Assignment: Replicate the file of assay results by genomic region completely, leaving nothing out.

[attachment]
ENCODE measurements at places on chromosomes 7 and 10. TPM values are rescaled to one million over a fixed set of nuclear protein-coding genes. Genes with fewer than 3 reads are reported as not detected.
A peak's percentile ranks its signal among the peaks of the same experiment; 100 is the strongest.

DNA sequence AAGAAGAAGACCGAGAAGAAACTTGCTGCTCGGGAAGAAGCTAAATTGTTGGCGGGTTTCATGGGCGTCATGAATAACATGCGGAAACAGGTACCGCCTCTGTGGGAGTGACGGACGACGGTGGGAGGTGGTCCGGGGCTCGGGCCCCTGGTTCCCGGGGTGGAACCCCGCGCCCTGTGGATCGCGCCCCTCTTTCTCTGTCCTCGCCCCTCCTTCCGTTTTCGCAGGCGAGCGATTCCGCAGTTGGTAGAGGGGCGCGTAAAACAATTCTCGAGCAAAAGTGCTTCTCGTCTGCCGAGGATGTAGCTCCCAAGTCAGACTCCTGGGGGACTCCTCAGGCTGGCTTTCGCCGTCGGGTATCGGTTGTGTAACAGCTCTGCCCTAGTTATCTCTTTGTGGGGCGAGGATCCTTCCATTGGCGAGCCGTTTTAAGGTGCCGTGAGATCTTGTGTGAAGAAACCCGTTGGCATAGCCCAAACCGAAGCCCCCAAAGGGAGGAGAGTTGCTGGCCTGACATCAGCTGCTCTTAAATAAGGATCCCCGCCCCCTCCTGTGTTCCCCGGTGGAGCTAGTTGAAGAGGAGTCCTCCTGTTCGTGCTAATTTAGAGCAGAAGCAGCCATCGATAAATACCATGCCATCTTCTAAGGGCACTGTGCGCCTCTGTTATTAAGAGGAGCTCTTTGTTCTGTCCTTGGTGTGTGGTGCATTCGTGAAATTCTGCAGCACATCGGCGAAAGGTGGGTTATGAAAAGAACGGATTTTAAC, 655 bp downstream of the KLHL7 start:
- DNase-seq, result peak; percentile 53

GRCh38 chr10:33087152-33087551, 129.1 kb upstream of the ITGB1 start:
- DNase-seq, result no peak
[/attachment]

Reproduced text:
ENCODE measurements at places on chromosomes 7 and 10. TPM values are rescaled to one million over a fixed set of nuclear protein-coding genes. Genes with fewer than 3 reads are reported as not detected.
A peak's percentile ranks its signal among the peaks of the same experiment; 100 is the strongest.

DNA sequence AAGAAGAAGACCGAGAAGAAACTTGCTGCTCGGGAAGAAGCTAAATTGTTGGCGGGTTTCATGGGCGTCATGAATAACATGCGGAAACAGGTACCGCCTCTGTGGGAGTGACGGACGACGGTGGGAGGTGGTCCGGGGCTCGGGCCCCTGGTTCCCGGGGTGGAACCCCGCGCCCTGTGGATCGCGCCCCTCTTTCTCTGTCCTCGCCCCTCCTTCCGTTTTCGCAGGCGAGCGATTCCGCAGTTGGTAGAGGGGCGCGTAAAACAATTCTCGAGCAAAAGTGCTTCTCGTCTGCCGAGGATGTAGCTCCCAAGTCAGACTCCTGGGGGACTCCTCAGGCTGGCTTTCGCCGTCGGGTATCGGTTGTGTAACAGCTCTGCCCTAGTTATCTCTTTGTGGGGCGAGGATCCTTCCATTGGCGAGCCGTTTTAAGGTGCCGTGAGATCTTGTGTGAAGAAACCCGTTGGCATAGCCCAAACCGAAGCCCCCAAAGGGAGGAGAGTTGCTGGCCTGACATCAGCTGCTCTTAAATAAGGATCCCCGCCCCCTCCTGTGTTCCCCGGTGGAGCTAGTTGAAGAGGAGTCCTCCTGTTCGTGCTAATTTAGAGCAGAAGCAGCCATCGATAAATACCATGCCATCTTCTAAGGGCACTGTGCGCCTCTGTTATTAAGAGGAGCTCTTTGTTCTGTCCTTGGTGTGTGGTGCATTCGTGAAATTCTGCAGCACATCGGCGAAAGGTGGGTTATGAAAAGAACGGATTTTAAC, 655 bp downstream of the KLHL7 start:
- DNase-seq, result peak; percentile 53

GRCh38 chr10:33087152-33087551, 129.1 kb upstream of the ITGB1 start:
- DNase-seq, result no peak